Really nice handwritten script fonts are hard to come by, so I was excited to find Rickman Script over at DeviantArt. Unfortunately, the font is only free for personal use, but a commercial license is available.
While I was searching for images for a project, I came across Photos Public Domain, which offers images of various quality with a decent range of subject matter. The site doesn’t have thousands upon thousands of images, but there are quite a few gems. The best part is they are, as the name implies, public domain, and free for commercial use. Donations are accepted of course, but not necessary. I particularly liked the holiday collection.
Elsewhere is a new app from Eltima Software, makers of the popular Folx downloader and Elmedia Player apps. Elsewhere’s purpose is simply to provide ambient sounds on your Mac to help you relax or concentrate.
The app looks absolutely gorgeous, and is simple to use. You invoke Elsewhere’s interface by clicking the icon in the menubar. You simply choose which type of ambient sounds you wish to hear – forest, beach or city, and whether you want to hear day or night sounds. You can also adjust the volume in the window, as well as pause the sounds if you need to.
The preferences are simple, you can set Elsewhere to launch at login time, and switch between day and night ambient sounds automatically.
The beauty of Elsewhere, besides its simple interface, is that you don’t notice any audible looping of the sounds. They appear to go on forever as if you were sitting in the location the sounds are coming from.
I’m not much for one-trick ponies, but this app could only be made better by adding the peaceful sounds of a mountain stream.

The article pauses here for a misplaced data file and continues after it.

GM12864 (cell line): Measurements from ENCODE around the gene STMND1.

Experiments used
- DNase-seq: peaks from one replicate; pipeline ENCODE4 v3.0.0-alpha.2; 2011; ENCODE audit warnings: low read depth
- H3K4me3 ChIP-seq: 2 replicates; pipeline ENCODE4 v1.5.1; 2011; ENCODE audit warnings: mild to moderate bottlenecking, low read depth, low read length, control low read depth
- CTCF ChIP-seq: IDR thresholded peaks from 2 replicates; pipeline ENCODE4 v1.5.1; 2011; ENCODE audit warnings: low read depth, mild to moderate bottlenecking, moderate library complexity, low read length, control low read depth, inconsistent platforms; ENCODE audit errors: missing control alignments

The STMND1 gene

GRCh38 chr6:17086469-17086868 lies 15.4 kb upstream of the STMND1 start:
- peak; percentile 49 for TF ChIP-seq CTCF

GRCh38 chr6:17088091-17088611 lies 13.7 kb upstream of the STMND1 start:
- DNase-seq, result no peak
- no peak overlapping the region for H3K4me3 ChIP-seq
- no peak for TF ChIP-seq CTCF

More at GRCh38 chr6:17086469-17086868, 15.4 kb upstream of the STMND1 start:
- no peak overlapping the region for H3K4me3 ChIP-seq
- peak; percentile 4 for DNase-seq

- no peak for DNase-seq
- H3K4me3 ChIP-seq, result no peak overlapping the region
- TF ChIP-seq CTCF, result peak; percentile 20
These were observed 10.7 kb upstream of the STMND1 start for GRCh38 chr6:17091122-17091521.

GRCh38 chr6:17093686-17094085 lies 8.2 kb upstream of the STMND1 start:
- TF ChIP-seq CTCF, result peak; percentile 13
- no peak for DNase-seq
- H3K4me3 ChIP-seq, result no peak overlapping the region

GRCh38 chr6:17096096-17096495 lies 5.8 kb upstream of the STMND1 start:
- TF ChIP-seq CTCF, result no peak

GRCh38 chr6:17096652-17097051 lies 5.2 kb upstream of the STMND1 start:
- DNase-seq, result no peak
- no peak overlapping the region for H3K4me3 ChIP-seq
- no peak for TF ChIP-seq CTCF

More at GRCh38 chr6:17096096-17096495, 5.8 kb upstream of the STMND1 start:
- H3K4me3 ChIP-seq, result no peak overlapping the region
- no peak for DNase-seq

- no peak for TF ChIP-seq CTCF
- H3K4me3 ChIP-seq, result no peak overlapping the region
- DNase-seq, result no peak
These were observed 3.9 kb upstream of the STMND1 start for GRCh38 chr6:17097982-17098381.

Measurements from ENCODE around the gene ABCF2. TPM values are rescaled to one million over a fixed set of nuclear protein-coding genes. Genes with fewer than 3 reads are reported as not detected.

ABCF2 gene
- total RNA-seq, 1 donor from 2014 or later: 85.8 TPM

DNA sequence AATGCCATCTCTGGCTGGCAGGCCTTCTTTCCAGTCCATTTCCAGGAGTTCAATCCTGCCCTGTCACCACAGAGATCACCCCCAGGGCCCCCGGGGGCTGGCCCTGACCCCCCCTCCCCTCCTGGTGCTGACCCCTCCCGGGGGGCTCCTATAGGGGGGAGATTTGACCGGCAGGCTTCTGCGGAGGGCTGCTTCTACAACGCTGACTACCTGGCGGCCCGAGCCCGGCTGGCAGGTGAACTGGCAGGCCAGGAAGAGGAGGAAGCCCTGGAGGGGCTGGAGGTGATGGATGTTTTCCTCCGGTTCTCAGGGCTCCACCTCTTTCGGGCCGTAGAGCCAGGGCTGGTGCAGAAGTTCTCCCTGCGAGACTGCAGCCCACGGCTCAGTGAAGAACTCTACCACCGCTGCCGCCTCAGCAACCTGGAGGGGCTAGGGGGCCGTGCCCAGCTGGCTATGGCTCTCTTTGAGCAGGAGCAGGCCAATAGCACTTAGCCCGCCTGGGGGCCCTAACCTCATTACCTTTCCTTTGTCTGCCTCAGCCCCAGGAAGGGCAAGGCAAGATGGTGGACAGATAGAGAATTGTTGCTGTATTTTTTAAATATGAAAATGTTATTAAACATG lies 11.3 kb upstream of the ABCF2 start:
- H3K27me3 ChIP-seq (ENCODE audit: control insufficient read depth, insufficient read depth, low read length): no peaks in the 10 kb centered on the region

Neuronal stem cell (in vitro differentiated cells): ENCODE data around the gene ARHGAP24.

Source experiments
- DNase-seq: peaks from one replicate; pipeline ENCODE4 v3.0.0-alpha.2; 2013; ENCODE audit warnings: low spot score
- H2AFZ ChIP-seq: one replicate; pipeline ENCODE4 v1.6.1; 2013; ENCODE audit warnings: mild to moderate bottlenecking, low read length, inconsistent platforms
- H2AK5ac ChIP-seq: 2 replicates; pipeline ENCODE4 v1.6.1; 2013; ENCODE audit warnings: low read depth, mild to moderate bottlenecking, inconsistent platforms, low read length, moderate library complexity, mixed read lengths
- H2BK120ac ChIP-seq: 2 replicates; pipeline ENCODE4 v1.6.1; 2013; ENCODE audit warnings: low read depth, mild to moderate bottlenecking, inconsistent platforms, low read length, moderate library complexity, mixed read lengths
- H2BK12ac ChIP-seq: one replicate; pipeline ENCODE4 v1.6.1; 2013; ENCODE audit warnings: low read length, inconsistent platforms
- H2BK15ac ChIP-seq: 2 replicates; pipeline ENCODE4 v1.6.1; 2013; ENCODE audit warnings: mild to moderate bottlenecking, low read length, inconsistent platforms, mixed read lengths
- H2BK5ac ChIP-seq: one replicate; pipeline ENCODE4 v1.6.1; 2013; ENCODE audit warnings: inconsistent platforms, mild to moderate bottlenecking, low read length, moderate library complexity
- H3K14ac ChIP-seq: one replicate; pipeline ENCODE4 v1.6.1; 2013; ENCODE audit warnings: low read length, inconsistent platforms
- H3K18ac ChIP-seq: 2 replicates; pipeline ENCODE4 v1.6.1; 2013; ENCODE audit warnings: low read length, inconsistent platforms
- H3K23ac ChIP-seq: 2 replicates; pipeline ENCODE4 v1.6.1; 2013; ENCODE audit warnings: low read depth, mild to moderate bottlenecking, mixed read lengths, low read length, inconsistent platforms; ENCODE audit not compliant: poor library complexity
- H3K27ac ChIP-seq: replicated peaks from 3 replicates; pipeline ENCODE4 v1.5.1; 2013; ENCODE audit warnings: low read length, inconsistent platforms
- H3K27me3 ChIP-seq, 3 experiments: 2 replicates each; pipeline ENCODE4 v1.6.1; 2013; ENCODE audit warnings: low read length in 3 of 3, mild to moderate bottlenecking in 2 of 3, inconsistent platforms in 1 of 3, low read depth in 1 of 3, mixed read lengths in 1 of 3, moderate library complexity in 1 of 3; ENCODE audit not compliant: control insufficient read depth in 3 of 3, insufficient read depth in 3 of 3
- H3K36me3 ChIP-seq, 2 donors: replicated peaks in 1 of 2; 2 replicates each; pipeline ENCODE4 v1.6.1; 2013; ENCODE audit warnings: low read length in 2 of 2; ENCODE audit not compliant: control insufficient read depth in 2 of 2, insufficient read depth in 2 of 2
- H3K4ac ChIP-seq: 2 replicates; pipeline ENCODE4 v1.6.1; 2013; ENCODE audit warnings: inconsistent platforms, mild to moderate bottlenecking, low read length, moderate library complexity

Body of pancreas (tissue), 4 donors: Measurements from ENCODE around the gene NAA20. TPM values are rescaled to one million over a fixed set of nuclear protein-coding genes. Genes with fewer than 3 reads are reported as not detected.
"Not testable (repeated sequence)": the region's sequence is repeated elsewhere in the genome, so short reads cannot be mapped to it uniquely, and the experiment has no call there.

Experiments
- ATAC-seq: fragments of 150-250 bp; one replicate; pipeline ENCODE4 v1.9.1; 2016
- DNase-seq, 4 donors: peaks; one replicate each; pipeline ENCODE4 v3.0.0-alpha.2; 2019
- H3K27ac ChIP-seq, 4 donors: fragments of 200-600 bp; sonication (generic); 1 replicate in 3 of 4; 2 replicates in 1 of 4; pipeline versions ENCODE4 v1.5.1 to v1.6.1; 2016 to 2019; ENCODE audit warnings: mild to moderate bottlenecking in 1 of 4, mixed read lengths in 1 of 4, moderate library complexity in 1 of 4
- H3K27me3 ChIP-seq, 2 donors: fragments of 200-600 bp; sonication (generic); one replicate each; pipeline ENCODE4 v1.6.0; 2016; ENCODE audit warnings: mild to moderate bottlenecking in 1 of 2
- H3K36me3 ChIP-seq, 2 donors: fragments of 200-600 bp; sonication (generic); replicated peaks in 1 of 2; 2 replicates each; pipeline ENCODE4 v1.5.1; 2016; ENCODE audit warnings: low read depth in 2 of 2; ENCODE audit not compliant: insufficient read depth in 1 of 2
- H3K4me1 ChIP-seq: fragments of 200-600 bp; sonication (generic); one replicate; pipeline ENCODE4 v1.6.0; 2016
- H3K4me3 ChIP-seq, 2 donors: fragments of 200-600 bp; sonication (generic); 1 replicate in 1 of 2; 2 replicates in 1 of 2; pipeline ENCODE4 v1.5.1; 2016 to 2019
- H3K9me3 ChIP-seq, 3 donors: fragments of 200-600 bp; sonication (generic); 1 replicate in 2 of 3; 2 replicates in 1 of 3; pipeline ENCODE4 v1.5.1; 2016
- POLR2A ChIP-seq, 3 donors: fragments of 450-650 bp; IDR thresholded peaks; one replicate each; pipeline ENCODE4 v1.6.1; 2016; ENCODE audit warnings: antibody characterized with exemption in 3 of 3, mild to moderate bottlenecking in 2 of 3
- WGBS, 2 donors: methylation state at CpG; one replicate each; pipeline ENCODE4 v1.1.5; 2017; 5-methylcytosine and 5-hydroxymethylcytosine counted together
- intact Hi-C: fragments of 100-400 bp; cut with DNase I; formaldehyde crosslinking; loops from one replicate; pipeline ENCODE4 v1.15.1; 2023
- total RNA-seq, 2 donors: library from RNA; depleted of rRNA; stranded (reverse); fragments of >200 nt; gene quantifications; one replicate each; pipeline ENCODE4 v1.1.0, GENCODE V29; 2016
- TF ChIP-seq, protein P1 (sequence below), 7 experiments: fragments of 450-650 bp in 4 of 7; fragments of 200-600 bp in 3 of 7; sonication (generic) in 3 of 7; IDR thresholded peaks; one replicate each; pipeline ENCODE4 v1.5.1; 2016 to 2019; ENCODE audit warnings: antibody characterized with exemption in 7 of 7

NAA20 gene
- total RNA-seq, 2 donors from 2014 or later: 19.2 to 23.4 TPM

Elsewhere is normally $4.99 on the Mac App Store, but is on sale for 99¢ at the time of this review. Because the Mac App Store doesn’t offer demo versions, you can visit the Elsewhere web page for a working preview of the sounds.
With all the major Adobe Creative Suite apps being fairly mature in their lifecycle, new marquee features have taken a back seat to minor tweaks, small feature additions, bug fixes, and speed improvements. Creative Suite 6 follows that trend for the most part, and that makes it a bit easier to compare the speed of the apps between CS5 and CS6.
I’ve been using Creative Suite Design Premium for a few weeks now, and have collected my thoughts and observations about CS6 regarding speed. It should be noted that, with the exception of the launch-time chart below, these are my opinions based on very unscientific testing. I’ve not run any benchmarks or other timed processes, just real-world “eye-ball” tests.
All my observations are based off the results of running Adobe CS6 (and CS5) on two Macs, both running OS X Lion 10.7.4:
Mac Pro 2006 (MP): 2.66 GHz Dual-Core Xeon, 11GB RAM, 7200 RPM internal HD
MacBook Air 2011 (MBA): 1.7 GHz Core i5, 4GB RAM, SSD